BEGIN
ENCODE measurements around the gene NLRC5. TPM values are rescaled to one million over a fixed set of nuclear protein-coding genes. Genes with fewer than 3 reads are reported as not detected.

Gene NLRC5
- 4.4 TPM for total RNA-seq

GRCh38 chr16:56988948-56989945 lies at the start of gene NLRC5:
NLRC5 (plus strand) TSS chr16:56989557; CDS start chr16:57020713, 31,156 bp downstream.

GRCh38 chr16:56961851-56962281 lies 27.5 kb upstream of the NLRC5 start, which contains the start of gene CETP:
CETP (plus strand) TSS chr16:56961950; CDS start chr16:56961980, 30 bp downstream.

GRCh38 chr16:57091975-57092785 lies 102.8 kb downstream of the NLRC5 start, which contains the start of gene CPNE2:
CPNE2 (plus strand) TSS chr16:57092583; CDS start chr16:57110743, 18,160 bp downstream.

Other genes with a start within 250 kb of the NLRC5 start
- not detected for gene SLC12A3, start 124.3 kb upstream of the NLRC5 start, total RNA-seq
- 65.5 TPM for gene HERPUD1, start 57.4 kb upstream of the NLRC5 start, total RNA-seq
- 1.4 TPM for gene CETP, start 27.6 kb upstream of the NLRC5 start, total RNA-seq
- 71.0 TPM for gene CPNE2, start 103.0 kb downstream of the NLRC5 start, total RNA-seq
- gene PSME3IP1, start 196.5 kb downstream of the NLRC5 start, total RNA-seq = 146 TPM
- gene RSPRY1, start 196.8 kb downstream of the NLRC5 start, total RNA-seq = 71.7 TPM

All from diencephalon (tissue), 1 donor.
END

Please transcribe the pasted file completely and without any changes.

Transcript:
ENCODE measurements around the gene NLRC5. TPM values are rescaled to one million over a fixed set of nuclear protein-coding genes. Genes with fewer than 3 reads are reported as not detected.

Gene NLRC5
- 4.4 TPM for total RNA-seq

GRCh38 chr16:56988948-56989945 lies at the start of gene NLRC5:
NLRC5 (plus strand) TSS chr16:56989557; CDS start chr16:57020713, 31,156 bp downstream.

GRCh38 chr16:56961851-56962281 lies 27.5 kb upstream of the NLRC5 start, which contains the start of gene CETP:
CETP (plus strand) TSS chr16:56961950; CDS start chr16:56961980, 30 bp downstream.

GRCh38 chr16:57091975-57092785 lies 102.8 kb downstream of the NLRC5 start, which contains the start of gene CPNE2:
CPNE2 (plus strand) TSS chr16:57092583; CDS start chr16:57110743, 18,160 bp downstream.

Other genes with a start within 250 kb of the NLRC5 start
- not detected for gene SLC12A3, start 124.3 kb upstream of the NLRC5 start, total RNA-seq
- 65.5 TPM for gene HERPUD1, start 57.4 kb upstream of the NLRC5 start, total RNA-seq
- 1.4 TPM for gene CETP, start 27.6 kb upstream of the NLRC5 start, total RNA-seq
- 71.0 TPM for gene CPNE2, start 103.0 kb downstream of the NLRC5 start, total RNA-seq
- gene PSME3IP1, start 196.5 kb downstream of the NLRC5 start, total RNA-seq = 146 TPM
- gene RSPRY1, start 196.8 kb downstream of the NLRC5 start, total RNA-seq = 71.7 TPM

All from diencephalon (tissue), 1 donor.